Back to the dinner. They turned over a new menu for the spring/summer, introducing a number of dishes. However, we started with a couple of mainstays. I had the crispy oysters over grits with a light chili broth that gives the lightly coated fried oysters a slight spiciness. It's a great starter with either champagne or an off-dry Riesling. My wife ordered the artichoke and edam fritters with the garlic aioli, which is a starter that's better to share as they can be a bit filling.

    For dinner I ordered one of the new dishes on the menu, Wild Boar Bolognese. It's served over a house made rigatoni that is somewhat thick and chewy, which is actually the way I like pasta. The bolognese was excellent. My wife ordered her usual, the mediteranean spiced vegetable couscous. This is actually off the menu now, but I had touched base with the restaurant a few days before because we were accompanied by my sister who is a vegan, and I wanted her to be able to have the dish. The restaurant was quick to accomodate, as always.

    I started going to this restaurant because it's BYOB with great food, but I keep going because the people are so great. The owner Joncarl Lachman is always friendly and having a great time. The rest of the team is always happy to see you and the service is always excellent. If they haven't been nominated for a GNR before, I will most certainly change that next year.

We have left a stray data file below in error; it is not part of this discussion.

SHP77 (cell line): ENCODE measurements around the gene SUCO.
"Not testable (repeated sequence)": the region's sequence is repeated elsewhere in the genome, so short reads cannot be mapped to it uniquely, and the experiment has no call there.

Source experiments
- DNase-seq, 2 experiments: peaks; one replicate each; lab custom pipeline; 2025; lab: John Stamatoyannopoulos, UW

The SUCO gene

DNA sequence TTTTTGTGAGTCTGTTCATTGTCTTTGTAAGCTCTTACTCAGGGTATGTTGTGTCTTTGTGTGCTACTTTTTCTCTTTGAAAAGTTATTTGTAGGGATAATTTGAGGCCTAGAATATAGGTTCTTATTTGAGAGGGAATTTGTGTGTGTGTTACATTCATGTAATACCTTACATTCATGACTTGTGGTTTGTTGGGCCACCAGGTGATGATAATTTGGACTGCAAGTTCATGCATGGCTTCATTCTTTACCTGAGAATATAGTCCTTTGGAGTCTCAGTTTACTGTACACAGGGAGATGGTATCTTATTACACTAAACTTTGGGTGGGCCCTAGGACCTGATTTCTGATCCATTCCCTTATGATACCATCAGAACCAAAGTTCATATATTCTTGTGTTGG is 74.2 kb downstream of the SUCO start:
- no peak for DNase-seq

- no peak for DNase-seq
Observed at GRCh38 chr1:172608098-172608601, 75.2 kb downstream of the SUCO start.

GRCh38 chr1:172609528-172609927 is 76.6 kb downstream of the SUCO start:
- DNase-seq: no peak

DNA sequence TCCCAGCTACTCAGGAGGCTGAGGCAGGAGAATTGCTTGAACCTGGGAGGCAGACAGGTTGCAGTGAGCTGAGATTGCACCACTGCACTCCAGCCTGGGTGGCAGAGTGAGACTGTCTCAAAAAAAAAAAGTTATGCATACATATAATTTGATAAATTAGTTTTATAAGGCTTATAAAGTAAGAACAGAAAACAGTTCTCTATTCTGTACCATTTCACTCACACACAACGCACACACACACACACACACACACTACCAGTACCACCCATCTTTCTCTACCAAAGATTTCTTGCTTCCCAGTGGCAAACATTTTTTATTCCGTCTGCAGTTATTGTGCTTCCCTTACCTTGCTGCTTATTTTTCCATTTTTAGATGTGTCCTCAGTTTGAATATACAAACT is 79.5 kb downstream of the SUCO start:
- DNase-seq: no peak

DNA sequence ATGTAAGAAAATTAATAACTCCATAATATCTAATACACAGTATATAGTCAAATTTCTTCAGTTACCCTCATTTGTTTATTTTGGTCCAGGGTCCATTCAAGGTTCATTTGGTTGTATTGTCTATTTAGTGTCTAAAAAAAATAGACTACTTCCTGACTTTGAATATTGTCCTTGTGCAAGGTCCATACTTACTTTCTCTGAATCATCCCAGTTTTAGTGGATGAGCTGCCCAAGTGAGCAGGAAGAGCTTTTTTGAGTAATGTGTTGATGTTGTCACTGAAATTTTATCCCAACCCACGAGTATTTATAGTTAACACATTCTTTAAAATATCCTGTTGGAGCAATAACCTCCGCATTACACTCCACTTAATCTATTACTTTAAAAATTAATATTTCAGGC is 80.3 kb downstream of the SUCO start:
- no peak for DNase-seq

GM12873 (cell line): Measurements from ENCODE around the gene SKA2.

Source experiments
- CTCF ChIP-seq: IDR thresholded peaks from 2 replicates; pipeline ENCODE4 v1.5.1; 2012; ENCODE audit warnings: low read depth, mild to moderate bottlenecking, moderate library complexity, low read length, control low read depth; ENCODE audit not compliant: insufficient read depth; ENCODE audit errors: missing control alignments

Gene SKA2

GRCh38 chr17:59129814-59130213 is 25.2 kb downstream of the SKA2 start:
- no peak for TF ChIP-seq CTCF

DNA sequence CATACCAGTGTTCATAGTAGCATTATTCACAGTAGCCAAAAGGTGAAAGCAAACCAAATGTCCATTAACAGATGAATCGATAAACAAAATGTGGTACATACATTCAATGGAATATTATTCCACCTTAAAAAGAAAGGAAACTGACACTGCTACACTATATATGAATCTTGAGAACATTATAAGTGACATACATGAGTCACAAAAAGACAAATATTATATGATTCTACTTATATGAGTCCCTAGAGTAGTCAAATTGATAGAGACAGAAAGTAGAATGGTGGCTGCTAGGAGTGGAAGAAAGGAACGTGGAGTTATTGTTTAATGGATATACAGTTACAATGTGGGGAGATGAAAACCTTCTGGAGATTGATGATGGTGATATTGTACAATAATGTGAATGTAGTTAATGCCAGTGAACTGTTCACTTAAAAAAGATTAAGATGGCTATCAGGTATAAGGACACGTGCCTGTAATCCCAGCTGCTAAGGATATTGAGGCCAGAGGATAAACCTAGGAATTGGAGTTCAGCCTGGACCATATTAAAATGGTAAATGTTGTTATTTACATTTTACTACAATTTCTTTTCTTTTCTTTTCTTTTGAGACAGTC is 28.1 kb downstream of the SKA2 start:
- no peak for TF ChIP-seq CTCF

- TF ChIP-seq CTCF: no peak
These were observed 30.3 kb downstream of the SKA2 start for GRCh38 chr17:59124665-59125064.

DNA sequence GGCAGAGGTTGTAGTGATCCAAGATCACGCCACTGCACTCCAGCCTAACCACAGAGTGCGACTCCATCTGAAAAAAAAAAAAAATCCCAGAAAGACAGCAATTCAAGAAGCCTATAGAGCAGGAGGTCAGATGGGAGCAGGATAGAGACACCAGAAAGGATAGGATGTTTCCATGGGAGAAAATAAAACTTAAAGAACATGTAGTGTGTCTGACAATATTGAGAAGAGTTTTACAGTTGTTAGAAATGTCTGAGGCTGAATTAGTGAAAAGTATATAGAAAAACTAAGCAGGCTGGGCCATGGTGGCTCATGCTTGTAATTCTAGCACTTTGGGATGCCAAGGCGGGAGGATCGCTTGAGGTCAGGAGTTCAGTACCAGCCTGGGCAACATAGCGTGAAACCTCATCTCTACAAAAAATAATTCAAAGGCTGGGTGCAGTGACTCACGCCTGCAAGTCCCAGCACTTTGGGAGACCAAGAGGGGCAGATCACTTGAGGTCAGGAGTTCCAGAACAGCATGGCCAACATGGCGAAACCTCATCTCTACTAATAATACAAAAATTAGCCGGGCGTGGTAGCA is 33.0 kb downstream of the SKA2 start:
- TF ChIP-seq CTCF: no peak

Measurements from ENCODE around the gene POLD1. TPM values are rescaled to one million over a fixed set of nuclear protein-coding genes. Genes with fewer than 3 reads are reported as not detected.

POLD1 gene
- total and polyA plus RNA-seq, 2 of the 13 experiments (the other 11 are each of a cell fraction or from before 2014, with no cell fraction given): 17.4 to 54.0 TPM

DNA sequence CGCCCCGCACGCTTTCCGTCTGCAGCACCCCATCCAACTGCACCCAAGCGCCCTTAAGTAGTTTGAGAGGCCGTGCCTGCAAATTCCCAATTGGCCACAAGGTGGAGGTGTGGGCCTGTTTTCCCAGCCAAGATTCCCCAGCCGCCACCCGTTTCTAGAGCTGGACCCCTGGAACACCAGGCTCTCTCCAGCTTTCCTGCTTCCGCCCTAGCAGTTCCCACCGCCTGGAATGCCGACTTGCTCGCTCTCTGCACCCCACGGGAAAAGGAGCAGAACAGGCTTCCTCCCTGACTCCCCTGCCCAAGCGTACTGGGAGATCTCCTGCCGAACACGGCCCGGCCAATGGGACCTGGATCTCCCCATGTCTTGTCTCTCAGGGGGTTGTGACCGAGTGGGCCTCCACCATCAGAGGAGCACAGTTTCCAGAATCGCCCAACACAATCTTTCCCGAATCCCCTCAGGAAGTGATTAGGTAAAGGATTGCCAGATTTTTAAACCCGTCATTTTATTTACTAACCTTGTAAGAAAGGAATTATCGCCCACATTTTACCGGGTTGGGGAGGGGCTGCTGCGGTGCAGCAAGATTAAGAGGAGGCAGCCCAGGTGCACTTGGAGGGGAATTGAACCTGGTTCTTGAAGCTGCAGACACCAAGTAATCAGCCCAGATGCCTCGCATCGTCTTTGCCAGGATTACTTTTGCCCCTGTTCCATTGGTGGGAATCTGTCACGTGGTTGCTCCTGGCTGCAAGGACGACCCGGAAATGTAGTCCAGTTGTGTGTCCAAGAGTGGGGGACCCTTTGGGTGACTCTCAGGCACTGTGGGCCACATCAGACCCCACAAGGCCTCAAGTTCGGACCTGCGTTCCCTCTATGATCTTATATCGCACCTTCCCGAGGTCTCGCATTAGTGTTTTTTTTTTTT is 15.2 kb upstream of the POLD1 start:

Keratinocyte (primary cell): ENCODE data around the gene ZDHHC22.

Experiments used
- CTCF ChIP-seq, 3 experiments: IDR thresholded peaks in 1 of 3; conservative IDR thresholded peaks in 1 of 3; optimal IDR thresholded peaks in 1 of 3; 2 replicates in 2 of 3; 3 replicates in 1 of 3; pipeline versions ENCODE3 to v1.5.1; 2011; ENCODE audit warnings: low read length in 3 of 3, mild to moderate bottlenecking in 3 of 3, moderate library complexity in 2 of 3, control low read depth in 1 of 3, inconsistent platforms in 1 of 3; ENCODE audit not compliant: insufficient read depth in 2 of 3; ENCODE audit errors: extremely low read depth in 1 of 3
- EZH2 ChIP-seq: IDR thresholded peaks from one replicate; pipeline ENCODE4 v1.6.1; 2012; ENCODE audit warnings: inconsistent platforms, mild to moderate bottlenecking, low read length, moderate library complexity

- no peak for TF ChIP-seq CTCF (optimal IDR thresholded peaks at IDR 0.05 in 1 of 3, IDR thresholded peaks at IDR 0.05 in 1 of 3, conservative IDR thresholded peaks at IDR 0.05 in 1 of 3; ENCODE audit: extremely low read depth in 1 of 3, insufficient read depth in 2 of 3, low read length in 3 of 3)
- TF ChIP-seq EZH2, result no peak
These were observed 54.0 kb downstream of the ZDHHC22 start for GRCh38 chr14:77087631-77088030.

John Danza
  • Post #6 - April 12th, 2011, 2:45 pm
    Post #6 - April 12th, 2011, 2:45 pm Post #6 - April 12th, 2011, 2:45 pm
    Check Please, 4-8-11. All 3 were very impressed. Also, I'm a BIG fan of BYOB.
    Anyone eaten there? How's the food??
    Thanks,

    Wally Wade
  • Post #7 - June 20th, 2011, 4:13 pm
    Post #7 - June 20th, 2011, 4:13 pm Post #7 - June 20th, 2011, 4:13 pm
    Ate there this past Friday and liked it. The food is all over the place in terms of theme, but everything had bold flavors, if not always perfectly in balance. I had an excellent bread and asparagas salad, followed by fried oysters over grits. The oyster dish was a nice twist on shrimp and grits, and it included a moderately spiced chili oil. My wife had sweetbreads (which had some heat, as well) followed by softshell crab. We split a strawbery rhubard crips for dessert that had lots of nuts and crumble on top, which we liked. The food was all a bit heavy, and I felt quite stuffed despite my ordering only two appetizers.